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Commercial Court Practice Directive

  • South Africa
  • Commercial agreements
  • Competition, EU and Trade

12-11-2018

On 3rd October 2018 the Judge President of the Gauteng division of the High Court of South Africa issued the Commercial Court Practice Directive (“the Directive”), which is of immediate effect and makes provision for the operation of a Commercial Court, which will be administered as part of the High Court. The Directive allows for two types of proceedings to be brought to the Commercial Court, namely; the action and application proceedings (which include urgent applications).

In terms of the Directive, the Commercial Court enables a party to apply to have a commercial matter allocated as a commercial case by delivering a letter to the Judge President or Deputy Judge President. The letter must contain the following information, namely (i) a broad and uncontroversial description of the case; and (ii) why the case is a commercial case or should be considered as such, warranting treatment under the Directive.

A Commercial Court case has been defined in the Directive as “ordinarily a substantial case that has as its foundation a broadly commercial transaction or commercial relationship.” The types of cases that may be brought to the Commercial Court include claims arising out of the transaction of trade and commerce including claims relating to :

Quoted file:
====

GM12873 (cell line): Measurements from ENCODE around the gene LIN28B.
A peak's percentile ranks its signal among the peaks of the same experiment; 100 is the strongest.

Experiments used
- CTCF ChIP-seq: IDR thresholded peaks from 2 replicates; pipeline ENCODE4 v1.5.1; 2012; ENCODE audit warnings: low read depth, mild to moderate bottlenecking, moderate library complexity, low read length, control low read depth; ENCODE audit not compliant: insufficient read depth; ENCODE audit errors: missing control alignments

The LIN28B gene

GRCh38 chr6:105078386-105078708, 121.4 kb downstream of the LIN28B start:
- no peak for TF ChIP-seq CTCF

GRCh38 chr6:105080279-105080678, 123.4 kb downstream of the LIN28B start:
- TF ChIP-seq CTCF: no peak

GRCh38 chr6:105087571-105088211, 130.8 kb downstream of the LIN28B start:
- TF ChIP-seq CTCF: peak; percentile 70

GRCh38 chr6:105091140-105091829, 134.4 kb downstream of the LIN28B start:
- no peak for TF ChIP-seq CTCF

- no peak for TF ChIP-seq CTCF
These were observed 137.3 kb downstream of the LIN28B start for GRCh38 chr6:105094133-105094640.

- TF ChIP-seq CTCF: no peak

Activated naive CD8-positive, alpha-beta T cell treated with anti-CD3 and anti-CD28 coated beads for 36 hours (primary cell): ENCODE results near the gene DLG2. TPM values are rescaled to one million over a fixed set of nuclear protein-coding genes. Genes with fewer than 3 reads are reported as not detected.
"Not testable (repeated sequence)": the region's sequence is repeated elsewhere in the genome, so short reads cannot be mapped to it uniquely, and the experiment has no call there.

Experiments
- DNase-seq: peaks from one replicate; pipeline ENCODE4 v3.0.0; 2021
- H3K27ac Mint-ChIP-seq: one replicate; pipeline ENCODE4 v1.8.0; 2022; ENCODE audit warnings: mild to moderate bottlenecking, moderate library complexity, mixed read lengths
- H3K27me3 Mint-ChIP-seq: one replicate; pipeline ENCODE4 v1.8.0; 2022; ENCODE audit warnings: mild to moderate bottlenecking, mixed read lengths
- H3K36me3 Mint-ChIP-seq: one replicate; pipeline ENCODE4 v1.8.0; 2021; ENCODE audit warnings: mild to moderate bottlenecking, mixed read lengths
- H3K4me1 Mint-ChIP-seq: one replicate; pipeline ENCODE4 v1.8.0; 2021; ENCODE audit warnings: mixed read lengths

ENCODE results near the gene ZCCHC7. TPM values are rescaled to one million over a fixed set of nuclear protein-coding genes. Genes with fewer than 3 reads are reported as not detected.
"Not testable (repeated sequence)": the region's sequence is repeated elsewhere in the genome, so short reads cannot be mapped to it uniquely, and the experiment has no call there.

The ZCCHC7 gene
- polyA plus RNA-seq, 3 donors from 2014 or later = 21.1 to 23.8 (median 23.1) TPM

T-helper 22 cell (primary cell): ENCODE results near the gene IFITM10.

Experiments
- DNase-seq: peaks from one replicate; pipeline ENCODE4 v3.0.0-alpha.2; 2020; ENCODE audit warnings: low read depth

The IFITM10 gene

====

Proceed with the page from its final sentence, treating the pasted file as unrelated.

(i) the export or import of goods;

(ii) the carriage of goods by land, sea, air or pipeline;

(iii) the exploitation of oil and gas reserves or other natural resources that do not involve Administrative Law;

(iv) insurance and reinsurance;

(v) banking and financial services;

(vi) the operation of markets and exchanges;

(vii) the purchase and sale of commodities;

(viii) medical scheme matters;

(ix) commercial matters arising out of business rescue and insolvency cases;

(x) all commercial matters affecting companies arising out of the Companies Act 71 of 2008 and its interpretation;

(xi) arbitration;

(xii) delictual cases that take place in a commercial context for, e.g. unlawful competition cases;

(xiii) generally, appropriate contractual matters;

(xiv) intellectual property cases,

however, the list above is merely a guideline and is not a closed list.

The cases being heard in the Commercial Court will be subject to case management by judges and case management conferences wherein the parties will decide on matters such as (i) a potential trial date; (ii) timetable for getting the matter to trial or filing of affidavits as the case may be; (iii) the number of witnesses required for trial; and (iv) the length of the hearing or trial.

It is evident from the Directive that the Commercial Court aims to provide an effective and efficient resolution of commercial disputes. It is yet to be determined through the functioning of the Commercial Court and its utilisation by parties to commercial disputes as to whether this desired outcome will be achieved.

(Credit - Yashika Rowjee, Candidate Attorney) 

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